Mann had been facing several problems with the medical board, which was investigating a new complaint against him that could have cost him his medical license. He previously had his permit to prescribe controlled substances suspended in 2006 after complaints of overprescribing painkillers.

The bombing attack was argued to be a retaliation on Mann’s behalf. Dr. Pierce survived the attack, but was severely injured, losing an eye, damaging his face, partially losing his sense of smell and hearing, and fracturing an arm and leg.

Mann was arrested about one month after the attack. Cherith Beck, a spokeswoman for the U.S. Attorney’s Office for the Eastern District of Arkansas, said he was found guilty of 7 out of 9 counts on Monday, including possession of an unregistered machine gun and nearly 100 grenades. The trial lasted about five weeks and Mann will now face up to life in prison.

Mann’s wife, Sue Mann, faces obstruction of justice charges and will be facing up to 20 years in prison.

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WASHINGTON, D.C. (BNO NEWS) – The U.S. Department of Labor announced on Tuesday that it certified approximately 9,000 workers from 19 states to apply for Trade Adjustment Assistance (TAA).

The eligible workers are from companies in Arizona, Arkansas, California, Illinois, Kentucky, Louisiana, Massachusetts, Michigan, Missouri, New Jersey, North Carolina, Ohio, Pennsylvania, South Carolina, Tennessee, Texas, Virginia, Washington and Wisconsin.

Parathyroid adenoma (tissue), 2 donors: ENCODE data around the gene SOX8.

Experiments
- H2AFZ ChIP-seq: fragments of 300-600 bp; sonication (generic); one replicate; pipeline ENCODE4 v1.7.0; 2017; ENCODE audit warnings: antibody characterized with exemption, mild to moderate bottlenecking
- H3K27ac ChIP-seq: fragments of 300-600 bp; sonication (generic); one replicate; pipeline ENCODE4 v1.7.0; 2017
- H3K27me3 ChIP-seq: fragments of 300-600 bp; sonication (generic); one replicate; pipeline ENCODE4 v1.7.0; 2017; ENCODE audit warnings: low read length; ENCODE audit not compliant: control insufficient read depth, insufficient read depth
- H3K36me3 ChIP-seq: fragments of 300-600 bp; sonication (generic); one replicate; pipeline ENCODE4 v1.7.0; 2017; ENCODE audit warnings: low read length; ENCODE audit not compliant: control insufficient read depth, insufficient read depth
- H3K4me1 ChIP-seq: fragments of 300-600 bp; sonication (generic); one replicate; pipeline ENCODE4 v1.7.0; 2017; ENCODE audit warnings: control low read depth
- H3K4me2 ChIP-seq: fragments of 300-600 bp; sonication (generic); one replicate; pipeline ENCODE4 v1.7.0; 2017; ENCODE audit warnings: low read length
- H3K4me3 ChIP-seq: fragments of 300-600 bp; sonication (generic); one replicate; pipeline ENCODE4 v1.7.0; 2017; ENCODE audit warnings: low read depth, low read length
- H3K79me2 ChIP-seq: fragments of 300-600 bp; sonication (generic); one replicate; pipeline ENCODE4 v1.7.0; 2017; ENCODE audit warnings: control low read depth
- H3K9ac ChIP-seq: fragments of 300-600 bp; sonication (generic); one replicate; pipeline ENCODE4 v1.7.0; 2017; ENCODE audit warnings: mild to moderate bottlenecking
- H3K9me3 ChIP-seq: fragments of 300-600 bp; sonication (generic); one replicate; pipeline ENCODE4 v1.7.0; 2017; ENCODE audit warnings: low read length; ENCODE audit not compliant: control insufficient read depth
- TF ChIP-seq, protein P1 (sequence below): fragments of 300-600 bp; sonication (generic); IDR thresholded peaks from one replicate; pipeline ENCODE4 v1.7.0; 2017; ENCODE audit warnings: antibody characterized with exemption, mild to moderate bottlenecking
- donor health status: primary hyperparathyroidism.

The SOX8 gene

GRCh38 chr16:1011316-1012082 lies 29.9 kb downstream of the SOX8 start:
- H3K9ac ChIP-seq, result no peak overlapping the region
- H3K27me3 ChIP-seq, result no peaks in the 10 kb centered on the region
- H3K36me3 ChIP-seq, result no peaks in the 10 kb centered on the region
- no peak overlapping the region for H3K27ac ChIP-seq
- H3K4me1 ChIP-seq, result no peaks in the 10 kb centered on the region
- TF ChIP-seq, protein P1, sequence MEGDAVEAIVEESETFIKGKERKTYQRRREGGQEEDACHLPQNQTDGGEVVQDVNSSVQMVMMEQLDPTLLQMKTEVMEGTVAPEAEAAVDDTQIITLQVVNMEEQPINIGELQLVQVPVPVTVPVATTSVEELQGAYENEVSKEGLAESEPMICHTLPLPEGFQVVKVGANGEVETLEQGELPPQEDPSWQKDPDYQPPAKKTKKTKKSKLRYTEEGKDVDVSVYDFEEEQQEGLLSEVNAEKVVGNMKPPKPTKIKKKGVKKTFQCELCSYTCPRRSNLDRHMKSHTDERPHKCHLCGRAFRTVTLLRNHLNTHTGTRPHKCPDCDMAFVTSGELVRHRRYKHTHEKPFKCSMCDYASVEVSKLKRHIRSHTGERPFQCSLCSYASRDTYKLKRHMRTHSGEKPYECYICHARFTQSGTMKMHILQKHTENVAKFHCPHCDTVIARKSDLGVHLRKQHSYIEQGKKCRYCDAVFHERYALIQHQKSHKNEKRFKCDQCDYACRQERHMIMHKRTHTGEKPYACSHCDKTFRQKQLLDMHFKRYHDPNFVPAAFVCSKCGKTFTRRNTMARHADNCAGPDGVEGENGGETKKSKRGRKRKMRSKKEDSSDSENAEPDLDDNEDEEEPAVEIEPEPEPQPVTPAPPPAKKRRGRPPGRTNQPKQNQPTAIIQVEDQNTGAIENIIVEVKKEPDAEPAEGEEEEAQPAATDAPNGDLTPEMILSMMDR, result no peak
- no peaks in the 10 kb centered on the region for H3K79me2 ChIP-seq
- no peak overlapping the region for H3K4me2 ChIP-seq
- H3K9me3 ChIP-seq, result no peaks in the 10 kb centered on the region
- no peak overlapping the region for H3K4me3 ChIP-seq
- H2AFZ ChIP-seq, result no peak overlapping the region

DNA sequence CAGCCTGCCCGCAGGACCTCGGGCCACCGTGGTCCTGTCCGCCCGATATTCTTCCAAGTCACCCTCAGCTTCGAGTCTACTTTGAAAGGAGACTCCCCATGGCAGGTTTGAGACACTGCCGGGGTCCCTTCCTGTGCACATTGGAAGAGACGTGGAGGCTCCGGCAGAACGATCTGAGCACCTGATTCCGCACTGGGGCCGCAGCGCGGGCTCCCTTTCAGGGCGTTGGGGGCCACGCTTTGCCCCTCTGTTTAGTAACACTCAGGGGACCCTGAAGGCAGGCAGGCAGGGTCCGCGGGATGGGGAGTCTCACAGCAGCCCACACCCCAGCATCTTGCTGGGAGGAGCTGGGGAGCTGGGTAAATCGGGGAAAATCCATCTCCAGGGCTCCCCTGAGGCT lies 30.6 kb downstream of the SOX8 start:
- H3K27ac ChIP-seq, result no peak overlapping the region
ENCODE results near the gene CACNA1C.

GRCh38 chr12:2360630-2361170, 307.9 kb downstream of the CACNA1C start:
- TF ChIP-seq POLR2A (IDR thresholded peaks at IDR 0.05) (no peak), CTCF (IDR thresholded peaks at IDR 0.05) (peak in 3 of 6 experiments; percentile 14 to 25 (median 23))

The TAA was established under the Trade Act of 1974. Such program provides aid to workers who lose their jobs or whose hours of work and wages are reduced as a result of increased imports. Workers affected by this situation may apply for TAA.

“Trade Adjustment Assistance allows us to offer workers the training they need to get new, good jobs, and the support they need to successfully complete training while continuing to provide for their families,” said Secretary of Labor Hilda Solis.

The workers covered by the latest TAA certifications will be contacted with instructions on how to apply for individual benefits and services. After that, applicants may receive case management and re-employment services, training in new skills and trade readjustment allowances that provide income for workers in order to continue supporting their families.